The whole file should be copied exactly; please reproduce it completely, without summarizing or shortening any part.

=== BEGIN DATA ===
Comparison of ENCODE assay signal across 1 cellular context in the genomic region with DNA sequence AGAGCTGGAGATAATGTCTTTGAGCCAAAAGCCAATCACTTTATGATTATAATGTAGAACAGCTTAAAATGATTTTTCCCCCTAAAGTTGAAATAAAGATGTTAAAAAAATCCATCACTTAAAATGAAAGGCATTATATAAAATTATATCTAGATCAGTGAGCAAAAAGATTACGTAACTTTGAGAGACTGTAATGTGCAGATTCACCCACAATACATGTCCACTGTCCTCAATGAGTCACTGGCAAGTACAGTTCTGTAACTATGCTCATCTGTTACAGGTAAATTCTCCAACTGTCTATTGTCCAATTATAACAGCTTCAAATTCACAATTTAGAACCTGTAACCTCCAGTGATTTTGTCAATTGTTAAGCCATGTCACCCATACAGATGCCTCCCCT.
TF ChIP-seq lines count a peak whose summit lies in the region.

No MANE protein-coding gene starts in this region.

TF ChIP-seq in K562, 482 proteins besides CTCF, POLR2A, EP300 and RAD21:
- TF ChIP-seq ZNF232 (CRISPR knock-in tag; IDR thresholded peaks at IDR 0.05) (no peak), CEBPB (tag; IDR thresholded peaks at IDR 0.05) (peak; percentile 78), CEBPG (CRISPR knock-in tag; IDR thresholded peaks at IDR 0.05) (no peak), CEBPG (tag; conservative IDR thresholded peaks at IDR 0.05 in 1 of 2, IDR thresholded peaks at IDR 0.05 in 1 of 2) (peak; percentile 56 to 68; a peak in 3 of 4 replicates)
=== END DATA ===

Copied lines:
Comparison of ENCODE assay signal across 1 cellular context in the genomic region with DNA sequence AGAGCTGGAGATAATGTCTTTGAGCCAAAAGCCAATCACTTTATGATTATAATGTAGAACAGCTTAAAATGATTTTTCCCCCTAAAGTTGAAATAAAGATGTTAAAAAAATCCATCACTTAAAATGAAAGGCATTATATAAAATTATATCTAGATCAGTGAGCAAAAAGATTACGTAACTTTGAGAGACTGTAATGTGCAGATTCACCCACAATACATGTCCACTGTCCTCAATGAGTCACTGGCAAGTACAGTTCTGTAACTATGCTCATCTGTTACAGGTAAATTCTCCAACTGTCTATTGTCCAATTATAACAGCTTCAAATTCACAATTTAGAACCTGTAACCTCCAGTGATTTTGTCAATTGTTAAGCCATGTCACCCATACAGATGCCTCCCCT.
TF ChIP-seq lines count a peak whose summit lies in the region.

No MANE protein-coding gene starts in this region.

TF ChIP-seq in K562, 482 proteins besides CTCF, POLR2A, EP300 and RAD21:
- TF ChIP-seq ZNF232 (CRISPR knock-in tag; IDR thresholded peaks at IDR 0.05) (no peak), CEBPB (tag; IDR thresholded peaks at IDR 0.05) (peak; percentile 78), CEBPG (CRISPR knock-in tag; IDR thresholded peaks at IDR 0.05) (no peak), CEBPG (tag; conservative IDR thresholded peaks at IDR 0.05 in 1 of 2, IDR thresholded peaks at IDR 0.05 in 1 of 2) (peak; percentile 56 to 68; a peak in 3 of 4 replicates)